Tuna is a tasty, high-protein, low-fat food and it can even be prepared in recipes that kids like. But a new report finds that children may be at more risk from mercury in tuna than had previously been thought.
The report (PDF copy here), co-released by the Center for Science in the Public Interest (CSPI), Physicians for Social Responsibility, Safe Minds, and several other groups, advises schools and parents not to serve any albacore tuna to kids and to limit consumption of light tuna to twice a month for most kids and only once a month for smaller children (under 55 pounds).
The study by the Mercury Policy Project contains the first-ever test results of canned tuna sold to schools. Â It also notes that new studies have found adverse effects of tuna consumption at lower levels than expected.
"Most children are already consuming only modest amounts of tuna and are not at significant risk," said Michael Bender, director of the Mercury Policy Project. "So the focus really needs to be on kids who eat tuna often, to limit their mercury exposure by offering them lower-mercury seafood or other nutritious alternatives."
"Fish, including tuna, is generally a nutritious part ofÂ a healthy diet," said Sarah Klein, staff attorney in the Food Safety program at CSPI. "But especially for our littlest, most vulnerable children, we have to make sure the risks from mercury in tuna don't outweigh tuna's benefits. We're urging parents and schools to limit children's tuna consumption and, when they do serve it, to choose lower-mercury options."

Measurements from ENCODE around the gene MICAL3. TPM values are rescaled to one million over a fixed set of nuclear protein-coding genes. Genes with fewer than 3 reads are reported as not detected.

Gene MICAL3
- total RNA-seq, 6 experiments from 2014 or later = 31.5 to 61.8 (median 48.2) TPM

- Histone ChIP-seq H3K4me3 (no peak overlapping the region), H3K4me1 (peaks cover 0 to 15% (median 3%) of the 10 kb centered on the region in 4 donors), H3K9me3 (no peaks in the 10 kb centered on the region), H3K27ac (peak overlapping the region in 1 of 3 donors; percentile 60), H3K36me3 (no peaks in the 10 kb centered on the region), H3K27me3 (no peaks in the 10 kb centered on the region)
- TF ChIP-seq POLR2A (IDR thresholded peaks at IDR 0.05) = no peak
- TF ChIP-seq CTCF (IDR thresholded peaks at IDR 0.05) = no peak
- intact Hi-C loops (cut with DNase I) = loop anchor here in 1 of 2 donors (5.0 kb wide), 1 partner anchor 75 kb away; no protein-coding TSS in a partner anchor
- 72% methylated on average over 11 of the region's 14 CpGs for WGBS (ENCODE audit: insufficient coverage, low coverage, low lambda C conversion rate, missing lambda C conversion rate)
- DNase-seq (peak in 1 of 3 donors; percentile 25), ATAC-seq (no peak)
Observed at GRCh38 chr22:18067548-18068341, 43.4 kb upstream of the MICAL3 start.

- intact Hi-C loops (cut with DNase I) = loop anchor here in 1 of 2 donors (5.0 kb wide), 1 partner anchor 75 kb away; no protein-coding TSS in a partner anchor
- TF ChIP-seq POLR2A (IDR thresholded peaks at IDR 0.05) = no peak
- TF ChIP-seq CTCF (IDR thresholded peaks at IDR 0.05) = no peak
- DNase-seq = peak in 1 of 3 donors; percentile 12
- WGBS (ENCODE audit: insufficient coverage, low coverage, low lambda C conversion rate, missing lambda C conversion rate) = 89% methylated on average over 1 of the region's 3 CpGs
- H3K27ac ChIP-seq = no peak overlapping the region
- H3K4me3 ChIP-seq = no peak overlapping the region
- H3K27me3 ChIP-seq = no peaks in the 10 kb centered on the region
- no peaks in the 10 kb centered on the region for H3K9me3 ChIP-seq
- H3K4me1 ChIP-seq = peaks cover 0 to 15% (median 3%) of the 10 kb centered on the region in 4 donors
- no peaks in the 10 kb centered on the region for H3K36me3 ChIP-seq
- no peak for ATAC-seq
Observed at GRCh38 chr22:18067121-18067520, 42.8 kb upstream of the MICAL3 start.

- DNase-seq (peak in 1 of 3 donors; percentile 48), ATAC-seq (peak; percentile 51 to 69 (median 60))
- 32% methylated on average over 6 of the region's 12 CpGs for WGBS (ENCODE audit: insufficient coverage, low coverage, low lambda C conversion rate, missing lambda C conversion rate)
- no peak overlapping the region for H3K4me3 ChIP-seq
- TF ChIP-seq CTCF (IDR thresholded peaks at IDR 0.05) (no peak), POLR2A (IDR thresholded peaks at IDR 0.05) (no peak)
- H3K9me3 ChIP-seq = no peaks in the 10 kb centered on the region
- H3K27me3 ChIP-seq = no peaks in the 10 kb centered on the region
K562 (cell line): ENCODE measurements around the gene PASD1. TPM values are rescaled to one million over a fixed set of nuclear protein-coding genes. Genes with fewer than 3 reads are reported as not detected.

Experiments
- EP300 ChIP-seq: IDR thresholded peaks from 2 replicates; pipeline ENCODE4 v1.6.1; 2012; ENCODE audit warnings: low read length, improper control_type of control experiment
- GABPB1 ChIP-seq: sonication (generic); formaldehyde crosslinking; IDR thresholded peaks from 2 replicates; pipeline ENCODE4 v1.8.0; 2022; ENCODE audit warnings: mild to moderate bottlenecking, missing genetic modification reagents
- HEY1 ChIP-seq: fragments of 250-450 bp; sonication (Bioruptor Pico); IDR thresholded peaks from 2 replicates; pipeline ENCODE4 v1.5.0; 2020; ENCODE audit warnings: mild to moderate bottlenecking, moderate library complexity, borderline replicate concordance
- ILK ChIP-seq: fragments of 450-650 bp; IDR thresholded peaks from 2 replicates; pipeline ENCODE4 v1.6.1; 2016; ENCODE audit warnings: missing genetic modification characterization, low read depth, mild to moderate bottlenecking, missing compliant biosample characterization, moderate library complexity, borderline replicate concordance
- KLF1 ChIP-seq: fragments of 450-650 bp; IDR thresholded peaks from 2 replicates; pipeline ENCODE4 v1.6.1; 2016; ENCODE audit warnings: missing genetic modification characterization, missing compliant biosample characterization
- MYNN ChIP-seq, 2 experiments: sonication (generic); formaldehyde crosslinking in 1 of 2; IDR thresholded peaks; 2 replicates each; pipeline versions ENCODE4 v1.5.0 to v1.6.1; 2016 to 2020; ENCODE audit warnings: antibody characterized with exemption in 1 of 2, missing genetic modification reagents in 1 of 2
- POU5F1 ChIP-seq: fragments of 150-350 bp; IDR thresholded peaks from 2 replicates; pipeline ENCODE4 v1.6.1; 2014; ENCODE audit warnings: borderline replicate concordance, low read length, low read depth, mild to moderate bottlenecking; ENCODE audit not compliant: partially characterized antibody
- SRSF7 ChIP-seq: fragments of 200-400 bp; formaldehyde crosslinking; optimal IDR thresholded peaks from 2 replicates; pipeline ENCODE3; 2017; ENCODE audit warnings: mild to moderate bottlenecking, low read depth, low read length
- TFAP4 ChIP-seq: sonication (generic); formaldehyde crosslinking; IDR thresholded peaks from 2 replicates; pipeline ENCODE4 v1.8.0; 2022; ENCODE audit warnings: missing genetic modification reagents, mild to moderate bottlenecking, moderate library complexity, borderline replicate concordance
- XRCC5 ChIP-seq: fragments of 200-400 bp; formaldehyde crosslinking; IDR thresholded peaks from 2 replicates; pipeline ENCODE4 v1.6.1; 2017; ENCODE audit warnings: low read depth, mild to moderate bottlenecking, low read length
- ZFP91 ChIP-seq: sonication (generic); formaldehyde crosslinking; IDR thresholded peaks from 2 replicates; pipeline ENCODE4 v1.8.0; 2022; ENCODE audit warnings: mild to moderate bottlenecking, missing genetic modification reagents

Not a low-mercury fish
"As the report states, light tuna has one-third as much mercury as albacore does," added Eric Uram of Safe Minds. "But contrary to the current Federal fish consumption advisory, it is definitely not a low-mercury fish."
The report points out that canned tuna is by far the largest source of methylmercury in the U.S. diet and accounts for nearly one-third of Americans' total exposure to this toxic mercury compound.
MPP tested the mercury content of 59 samples, representing eight brands of tuna, sold to schools in 11 states around the country.
"As far as we know, no one has previously tested this market sector," said Bender. Testing showed that the tuna contains mercury levels similar to what other investigations have found in canned tuna sold in supermarkets. Albacore or "white" tuna had much higher mercury levels than did "light" tuna, and mercury levels in both types were highly variable.
Canned tuna is inexpensive and nutritious, a low-fat protein source, and a popular lunch food for kids. American kids eat twice as much tuna as they do any other kind of fish, and one out of every six U.S. seafood meals is canned tuna. A tuna sandwich is an easy-to-fix parental favorite, and canned tuna is served through the federally subsidized school lunch program. And schools may be switching to leaner protein sources this fall as they implement theÂ new school lunch standards.
The report offers these recommendations (among others):